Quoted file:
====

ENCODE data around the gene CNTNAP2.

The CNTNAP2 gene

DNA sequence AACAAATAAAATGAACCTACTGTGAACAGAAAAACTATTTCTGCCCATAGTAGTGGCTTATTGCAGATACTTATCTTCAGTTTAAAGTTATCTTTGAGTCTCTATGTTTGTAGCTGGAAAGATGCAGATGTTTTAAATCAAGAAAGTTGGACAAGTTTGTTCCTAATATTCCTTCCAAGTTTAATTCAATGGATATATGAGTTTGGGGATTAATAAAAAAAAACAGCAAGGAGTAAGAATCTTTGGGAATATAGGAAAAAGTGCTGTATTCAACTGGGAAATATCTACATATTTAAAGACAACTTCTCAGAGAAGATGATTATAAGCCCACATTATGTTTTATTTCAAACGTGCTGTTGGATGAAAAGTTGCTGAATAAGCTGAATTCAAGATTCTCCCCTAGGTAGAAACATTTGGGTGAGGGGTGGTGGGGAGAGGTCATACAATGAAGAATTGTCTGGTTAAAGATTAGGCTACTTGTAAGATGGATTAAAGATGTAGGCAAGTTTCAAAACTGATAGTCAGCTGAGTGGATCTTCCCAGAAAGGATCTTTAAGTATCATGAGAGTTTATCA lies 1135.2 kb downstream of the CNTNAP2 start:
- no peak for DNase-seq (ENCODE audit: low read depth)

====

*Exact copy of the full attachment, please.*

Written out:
ENCODE data around the gene CNTNAP2.

The CNTNAP2 gene

DNA sequence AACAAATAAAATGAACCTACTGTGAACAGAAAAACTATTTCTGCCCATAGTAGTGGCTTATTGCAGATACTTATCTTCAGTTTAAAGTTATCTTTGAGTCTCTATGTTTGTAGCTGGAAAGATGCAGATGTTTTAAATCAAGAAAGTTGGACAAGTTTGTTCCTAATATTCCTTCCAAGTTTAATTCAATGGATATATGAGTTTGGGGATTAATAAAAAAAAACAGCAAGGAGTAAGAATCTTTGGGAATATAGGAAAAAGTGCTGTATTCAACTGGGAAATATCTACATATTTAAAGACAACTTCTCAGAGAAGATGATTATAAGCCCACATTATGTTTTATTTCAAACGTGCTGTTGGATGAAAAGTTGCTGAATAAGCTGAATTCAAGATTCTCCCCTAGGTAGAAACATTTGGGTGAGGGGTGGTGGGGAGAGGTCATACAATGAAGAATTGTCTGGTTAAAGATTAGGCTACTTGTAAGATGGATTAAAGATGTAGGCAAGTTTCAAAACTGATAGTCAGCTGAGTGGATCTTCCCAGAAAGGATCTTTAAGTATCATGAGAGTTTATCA lies 1135.2 kb downstream of the CNTNAP2 start:
- no peak for DNase-seq (ENCODE audit: low read depth)